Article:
Avg. Price Paid:$9,443 - $13,758
Original MSRP: $23,940 - $32,210
MPG: 22 City / 28 Hwy
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2007 Toyota Highlander Performance

This performance review was written when the 2007 Toyota Highlander was new.

The 2007 Toyota Highlander is smooth with solid handling and is a lighter-weight vehicle than most of the competing cars in its class. There are four-cylinder and V6 engine options, but reviewers generally find that most drivers will prefer the more powerful V6.

The V6 engine will offer better driving, hauling and power options. In fact, all 2008 Highlanders will have the same, standard 3.5-liter V6 engine (4-cylinder discontinued).

The Highlander is also available with four-wheel drive, which is great on hills and through snow, but is not suitable for major off-roading. As Car and Driver observes, "for those who need a real rock-and-roll off-roader, Toyota will continue the athletic 4Runner. But it's the Highlander that packs the right stuff for the suburban sport-ute crowd."

Acceleration and Power

For 2007, Toyota offers two engines for the Highlander: a standard 2.4-liter four-cylinder or an optional 3.3-liter V6. Edmunds reports "Power-wise, the standard four-cylinder engine delivers tolerable acceleration for those who travel light, but most buyers will prefer the V6, which offers smooth, strong acceleration in all situations." There are two automatic transmissions attached to these engines, a four-speed for the four-cylinder and a five-speed for the V6. MSN calls the four speed "responsive" but adds "the more modern 5-speed unit is more welcome."

About.com finds the four-cylinder engine powerful enough while displaying more fuel efficiency. "The six is a smoothie but the four has plenty of power and saves on gas (our test vehicle, in spite of those mostly-low revs, sipped fuel like a thirsty hummingbird at a honeysuckle bush), while front-wheel-drive is all most people need unless they plan on vacationing in a Florida swamp." According to the EPA, fuel economy estimates for the two-wheel-drive four-cylinder are 19 mpg in the city and 25 on the highway, while the V6 engine receives 17 mpg in the city and 23 on the highway.

Buyers looking for more power who don't want the higher-priced Sport option can take the advice of Edmunds, which notes that "several of the Highlander's newer rivals are quicker still, including Toyota's own RAV4, powered by a 3.5-liter V6." It is also worth pointing out that for next year's model, the Toyota Highlander will have the RAV4's V6 3.5-liter engine.

Handling and Braking

Of the driving experience, Kelley Blue Book writes, "On the road the Highlander feels solid -- almost tank-like. Wind and road noise are practically nonexistent and the engine emits a sweet, smooth melody as if it were almost delighted to be at your service." After a test drive, Edmunds says "a fully independent suspension delivers an agreeable combination of comfort and control, though the Highlander ultimately favors ride quality over handling." The reviewer recommends the Sport model for those that prefer improved handling.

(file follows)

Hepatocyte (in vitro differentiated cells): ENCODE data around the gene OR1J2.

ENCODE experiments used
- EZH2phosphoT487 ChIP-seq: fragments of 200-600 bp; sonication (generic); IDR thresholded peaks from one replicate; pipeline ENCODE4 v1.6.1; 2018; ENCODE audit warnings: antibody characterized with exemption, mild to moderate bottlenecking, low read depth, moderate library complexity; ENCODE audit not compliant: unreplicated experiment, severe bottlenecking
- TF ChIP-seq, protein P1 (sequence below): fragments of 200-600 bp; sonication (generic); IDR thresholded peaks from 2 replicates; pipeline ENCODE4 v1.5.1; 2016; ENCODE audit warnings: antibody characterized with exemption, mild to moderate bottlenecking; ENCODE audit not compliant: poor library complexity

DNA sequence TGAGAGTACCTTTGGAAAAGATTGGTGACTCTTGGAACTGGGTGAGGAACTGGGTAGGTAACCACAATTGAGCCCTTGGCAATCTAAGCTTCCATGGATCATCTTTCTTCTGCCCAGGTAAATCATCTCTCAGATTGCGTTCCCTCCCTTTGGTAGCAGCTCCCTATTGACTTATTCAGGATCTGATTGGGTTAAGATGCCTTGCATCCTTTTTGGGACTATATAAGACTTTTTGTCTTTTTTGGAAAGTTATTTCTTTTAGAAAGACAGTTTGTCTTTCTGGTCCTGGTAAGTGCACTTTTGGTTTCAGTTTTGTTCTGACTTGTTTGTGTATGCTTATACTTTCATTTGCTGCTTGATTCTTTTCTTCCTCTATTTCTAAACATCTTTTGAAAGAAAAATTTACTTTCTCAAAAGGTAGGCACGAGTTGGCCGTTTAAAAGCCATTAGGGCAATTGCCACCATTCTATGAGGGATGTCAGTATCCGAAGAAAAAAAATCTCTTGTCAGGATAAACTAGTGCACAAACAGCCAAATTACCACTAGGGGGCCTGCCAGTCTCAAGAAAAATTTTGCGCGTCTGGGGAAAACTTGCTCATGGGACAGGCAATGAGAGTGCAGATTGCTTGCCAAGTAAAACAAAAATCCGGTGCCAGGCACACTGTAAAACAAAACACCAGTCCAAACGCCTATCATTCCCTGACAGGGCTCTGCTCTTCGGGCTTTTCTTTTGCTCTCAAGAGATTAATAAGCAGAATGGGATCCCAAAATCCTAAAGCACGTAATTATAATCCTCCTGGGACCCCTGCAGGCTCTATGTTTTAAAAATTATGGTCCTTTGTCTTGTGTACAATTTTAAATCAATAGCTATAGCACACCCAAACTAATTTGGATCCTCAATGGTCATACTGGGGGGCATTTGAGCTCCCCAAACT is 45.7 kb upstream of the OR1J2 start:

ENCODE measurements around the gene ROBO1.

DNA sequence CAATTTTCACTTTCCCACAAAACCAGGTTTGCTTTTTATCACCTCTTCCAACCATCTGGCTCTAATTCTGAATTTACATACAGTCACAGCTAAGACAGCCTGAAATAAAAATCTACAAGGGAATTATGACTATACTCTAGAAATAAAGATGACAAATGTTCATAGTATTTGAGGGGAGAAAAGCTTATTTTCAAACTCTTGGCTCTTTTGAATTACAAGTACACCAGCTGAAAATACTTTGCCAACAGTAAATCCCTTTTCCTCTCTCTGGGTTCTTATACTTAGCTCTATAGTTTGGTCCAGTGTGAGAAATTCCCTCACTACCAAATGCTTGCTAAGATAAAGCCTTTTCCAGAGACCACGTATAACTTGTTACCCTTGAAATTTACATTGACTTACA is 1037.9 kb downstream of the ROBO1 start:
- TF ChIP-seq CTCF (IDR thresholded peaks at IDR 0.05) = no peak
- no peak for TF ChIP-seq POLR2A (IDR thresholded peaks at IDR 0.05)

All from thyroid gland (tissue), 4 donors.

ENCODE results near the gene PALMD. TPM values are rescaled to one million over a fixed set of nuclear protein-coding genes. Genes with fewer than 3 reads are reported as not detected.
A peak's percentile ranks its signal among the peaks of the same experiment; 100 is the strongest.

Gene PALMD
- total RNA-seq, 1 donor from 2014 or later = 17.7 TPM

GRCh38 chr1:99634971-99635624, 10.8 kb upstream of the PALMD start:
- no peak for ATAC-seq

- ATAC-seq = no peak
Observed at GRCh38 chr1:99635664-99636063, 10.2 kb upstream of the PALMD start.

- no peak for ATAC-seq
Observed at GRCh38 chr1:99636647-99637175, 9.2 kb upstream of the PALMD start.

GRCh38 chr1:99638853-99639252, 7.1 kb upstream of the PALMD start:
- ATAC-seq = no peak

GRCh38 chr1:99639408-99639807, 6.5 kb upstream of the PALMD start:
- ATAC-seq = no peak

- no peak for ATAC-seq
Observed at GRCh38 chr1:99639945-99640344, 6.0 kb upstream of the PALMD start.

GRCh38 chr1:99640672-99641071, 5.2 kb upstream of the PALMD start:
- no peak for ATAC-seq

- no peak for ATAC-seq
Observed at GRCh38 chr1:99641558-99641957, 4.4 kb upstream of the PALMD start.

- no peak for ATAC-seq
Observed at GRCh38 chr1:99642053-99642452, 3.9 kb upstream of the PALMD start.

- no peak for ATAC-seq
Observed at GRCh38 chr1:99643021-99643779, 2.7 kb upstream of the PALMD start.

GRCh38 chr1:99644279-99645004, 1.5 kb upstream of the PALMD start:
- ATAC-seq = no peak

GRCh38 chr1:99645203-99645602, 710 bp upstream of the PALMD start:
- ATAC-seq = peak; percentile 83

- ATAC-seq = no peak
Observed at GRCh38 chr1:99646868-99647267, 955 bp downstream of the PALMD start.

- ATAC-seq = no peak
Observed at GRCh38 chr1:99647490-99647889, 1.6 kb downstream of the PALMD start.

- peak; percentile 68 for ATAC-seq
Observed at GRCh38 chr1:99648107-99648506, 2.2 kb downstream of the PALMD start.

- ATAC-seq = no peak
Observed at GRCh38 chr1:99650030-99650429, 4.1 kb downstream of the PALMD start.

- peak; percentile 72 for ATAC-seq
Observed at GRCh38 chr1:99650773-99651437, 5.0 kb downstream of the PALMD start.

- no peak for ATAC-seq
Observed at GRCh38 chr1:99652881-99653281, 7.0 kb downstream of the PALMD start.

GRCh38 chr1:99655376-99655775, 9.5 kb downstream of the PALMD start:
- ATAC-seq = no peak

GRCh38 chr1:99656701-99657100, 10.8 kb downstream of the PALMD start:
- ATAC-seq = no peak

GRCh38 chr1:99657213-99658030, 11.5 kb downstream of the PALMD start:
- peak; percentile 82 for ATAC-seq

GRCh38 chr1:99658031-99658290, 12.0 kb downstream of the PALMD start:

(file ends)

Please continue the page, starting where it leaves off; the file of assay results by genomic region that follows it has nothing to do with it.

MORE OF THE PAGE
The Toyota Highlander receives generally positive reviews for its highway handling, with Cars.com noting "the Highlander is very easy to drive and has just the right steering feel and good highway balance." According to Kelley Blue Book, the most treacherous type of terrain that the Highlander can drive through is "deep snow, mud or steep slippery roads -- certainly more typical situations than actually pounding through the wilderness." The four-cylinder engine can handle this, but the V6 option makes it that much easier. New Car Test Drive says "the suspension is too soft for serious hard driving, with significant body roll. Like a lot of cushy SUVs, it wallows in corners and the body leans." While not an ideal situation for drivers roaring down mountain roads at high speeds, the suspension holds up best for the average highway driver.

The 2007 Toyota Highlander features anti-lock all-disc brakes with electronic brake force distribution and a Brake Assist feature. With high safety marks all around, this auto seems safe for any family. MSN writes, "The brake pedal is too soft, but stopping distances are short." New Car Test Drive adds, "Braking is certain and smooth. ABS helps the driver maintain steering control under hard braking."

Review Last Updated: 5/2/08

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